Since I work part-time as a librarian and do not get support for attending conferences, I am very selective regarding which conferences I attend. I work at a community college library and live near Baltimore; therefore, I decided to attend my first ACRL conference, "Sailing into the Future - Charting our Destiny," on March 29th-April 1st.
Highlights of the Conference
The fact that John Waters was one of the speakers made the conference even more compelling. He did not disappoint. Since much of the discussion during the conference revolved around increasing library use and marketing the value of libraries, part of his speech discussed ideas for making the library more attractive (e.g. mark all of the "best" parts of the books, one librarian gets naked for 2 minutes). As expected, he was funny and interesting. Although he has taken a different career path than librarians have chosen, he had some sage advice and a reminder that a sense of humor is always important, no matter what you are doing.
There were a number of invited papers. I was unable to attend all of them, but I did catch David Silver on "Digital Media, Learning, and Libraries: Web 2.0, Learning 2.0, and Libraries 2.0." Clearly, from the attendance at his talk, David Silver, a professor of media studies, has a name in the library field. He presented concrete reports on methods he is utilizing to get his students into the library and offered a number of creative ideas of how blogs and libraries can be used to engage students. You can see what some of his students are doing at http://usfblogtastic.blogspot.com/. He spoke about AEIOU, Already Existing Information Optimally Uploaded. His view is that information is being lost because it is not being presented in sense-making formats. He encouraged everyone to blog, although you may feel you have no time and no money; so much information is already out there, but it needs a voice, it needs to be made public to create new forms of knowledge.
The conference offered a number of half-day workshops during the conference. Advance sign-up was required for them and they seemed to be quite popular. I chose to attend "Keeping Libraries in the Flow: Being Relevant in the World of Amazoogle." This had 100 participants and we focused on what it will take to keep libraries thriving in the years ahead. We sat in groups and shared our experiences and ideas. We discussed what works well in our libraries, what one thing our library is doing that is valuable, what is the worst thing our library is doing, and what we need to stop doing during the next five years. Although there were a lot of participants, this session worked well.
My favorite feature of the conference was the Cyber Zed Shed, which exhibited innovative uses of technology in libraries. These presentations attracted a large group and there were many more attendees than available seats. All of these were interesting to me, but I especially liked the presentation by Lisa Janicke Hinchliffe on embedding library toolbars in web browsers, as well as Priscilla Finley's on using Firefox extensions to reveal library holdings and Char Booth's about using video IM. At the time of this article, the Palinet website offers podcasts of all of the Cyber Zed Shed presentations at http://www.palinet.org/lts_techupdates_podcasts.aspx#Tech.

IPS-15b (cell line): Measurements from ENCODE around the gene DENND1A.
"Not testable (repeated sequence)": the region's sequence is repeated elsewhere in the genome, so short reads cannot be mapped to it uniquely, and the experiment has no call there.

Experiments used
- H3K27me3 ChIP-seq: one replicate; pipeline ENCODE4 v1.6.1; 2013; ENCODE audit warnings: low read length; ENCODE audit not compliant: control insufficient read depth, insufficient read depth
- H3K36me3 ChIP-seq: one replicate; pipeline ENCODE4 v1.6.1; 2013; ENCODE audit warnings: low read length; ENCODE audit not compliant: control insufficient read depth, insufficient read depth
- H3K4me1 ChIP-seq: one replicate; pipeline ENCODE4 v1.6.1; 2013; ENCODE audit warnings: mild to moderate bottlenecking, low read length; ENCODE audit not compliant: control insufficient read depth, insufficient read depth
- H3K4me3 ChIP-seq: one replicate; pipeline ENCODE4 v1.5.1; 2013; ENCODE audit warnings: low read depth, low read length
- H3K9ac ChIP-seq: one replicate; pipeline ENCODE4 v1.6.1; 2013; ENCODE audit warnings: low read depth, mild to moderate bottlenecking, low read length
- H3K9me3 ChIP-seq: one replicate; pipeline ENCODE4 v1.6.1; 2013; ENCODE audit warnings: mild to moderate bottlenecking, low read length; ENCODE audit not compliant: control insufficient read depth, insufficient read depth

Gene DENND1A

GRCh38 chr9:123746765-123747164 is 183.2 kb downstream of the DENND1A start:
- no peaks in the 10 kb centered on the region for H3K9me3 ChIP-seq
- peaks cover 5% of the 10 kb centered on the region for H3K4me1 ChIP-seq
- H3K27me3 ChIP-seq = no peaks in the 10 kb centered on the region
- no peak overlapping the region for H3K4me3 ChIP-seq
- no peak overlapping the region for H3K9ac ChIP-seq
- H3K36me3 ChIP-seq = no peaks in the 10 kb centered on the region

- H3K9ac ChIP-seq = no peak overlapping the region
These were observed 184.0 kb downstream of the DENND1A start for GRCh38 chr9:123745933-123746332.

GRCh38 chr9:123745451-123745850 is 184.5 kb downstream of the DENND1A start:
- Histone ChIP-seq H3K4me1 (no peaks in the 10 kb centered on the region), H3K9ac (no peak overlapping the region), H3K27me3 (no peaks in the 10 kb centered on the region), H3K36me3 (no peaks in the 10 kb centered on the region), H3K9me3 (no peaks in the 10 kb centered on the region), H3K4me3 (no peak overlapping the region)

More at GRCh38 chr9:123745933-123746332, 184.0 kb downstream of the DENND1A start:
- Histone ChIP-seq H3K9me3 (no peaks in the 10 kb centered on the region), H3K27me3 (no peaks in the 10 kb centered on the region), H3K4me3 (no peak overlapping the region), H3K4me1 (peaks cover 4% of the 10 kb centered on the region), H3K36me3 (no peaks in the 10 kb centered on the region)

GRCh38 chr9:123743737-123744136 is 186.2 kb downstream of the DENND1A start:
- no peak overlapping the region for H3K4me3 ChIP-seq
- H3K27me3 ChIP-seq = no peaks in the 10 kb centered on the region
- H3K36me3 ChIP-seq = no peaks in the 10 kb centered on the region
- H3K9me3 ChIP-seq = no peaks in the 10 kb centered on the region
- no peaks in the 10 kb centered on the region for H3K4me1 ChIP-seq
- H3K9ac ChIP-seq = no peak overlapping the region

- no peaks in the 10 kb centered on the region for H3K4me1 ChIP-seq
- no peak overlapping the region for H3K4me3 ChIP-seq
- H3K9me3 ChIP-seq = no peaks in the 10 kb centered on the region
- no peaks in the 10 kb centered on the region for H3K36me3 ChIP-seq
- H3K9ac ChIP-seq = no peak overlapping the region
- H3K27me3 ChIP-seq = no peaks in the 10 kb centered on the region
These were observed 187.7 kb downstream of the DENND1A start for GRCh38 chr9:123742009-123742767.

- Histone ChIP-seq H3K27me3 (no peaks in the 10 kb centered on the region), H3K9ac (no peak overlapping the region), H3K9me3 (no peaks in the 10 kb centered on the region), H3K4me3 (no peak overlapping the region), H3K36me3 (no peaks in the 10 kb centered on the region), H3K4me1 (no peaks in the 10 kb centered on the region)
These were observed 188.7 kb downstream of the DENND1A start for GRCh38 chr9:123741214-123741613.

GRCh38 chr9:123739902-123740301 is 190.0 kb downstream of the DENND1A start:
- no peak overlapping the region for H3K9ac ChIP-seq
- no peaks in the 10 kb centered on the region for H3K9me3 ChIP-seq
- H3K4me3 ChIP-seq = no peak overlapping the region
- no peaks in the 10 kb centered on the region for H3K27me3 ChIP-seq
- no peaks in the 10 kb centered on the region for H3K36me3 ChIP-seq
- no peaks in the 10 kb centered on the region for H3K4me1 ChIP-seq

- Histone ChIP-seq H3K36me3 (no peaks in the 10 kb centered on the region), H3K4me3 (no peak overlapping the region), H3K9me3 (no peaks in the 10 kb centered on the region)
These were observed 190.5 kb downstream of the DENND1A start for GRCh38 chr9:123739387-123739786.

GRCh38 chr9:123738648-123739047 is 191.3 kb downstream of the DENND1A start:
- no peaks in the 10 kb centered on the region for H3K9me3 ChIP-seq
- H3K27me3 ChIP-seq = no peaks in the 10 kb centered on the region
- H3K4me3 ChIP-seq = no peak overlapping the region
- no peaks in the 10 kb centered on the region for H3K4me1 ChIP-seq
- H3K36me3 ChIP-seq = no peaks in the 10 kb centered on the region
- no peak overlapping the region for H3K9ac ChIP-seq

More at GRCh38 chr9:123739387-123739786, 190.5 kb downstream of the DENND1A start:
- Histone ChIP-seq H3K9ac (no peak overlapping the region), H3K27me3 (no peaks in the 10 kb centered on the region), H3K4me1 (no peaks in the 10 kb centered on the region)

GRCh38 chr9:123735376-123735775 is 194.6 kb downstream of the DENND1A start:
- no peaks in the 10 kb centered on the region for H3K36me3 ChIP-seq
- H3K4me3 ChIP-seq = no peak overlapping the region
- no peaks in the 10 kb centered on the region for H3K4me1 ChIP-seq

Things to Know about Attending an ACRL Conference
This year, it was possible to attend the conference "virtually." Attendees of the physical conference also were given access to the virtual conference. One of the benefits of the virtual conference is the ability to view materials after the conference, although if you can, you should also look at the conference materials before you arrive.
The placement services for job-seekers were limited. As a participant of the conference, you could have your resume reviewed. Also, you could sign up on the ALA Joblist site and indicate that you would be at the conference. Subsequently, interested employers could contact you and arrange a meeting during the conference. None of the sessions focused on job-seeking. I would have been interested in a session on Academic employment that discussed what is really important for those hoping to become an Academic Librarian. Do you need a second language, as some of the job listings indicate? Is a second Master's worth pursuing or would you be better off taking some technical training or focusing on educational skills?
One thing that surprised me was the large number of Poster Sessions and Submitted Papers. This seems like a reasonable opportunity to become involved in the profession and something that you might want to consider if you work in the academic field. Many of the poster sessions focused on information literacy, library marketing and outreach. A poster session that particularly caught my eye was one that utilized Google Maps and GIS as part of a Freshman Library Instruction. The Mapping the Afghan Experience in the US ( http://gis.uta.edu/afghan) project focused on the experience of Afghans in the U.S. and included the book The Kite Runner, the use of Census data, and business listings from databases such as ReferenceUSA.
If you want to attend a workshop, select early and sign-up as soon as workshop registration opens. Attend the Cyber Zed Shed exhibits. I would guess that this forum will continue for awhile. It is a way to get inspiring overviews of how other libraries are experimenting with technology.
Are there going to be Academic Librarians in the future? The answer seems to be a resounding 'Yes.' But the conference made it clear that it will require dedication, flexibility and creativity on the part of librarians to ensure that "sailing into the future" is smooth.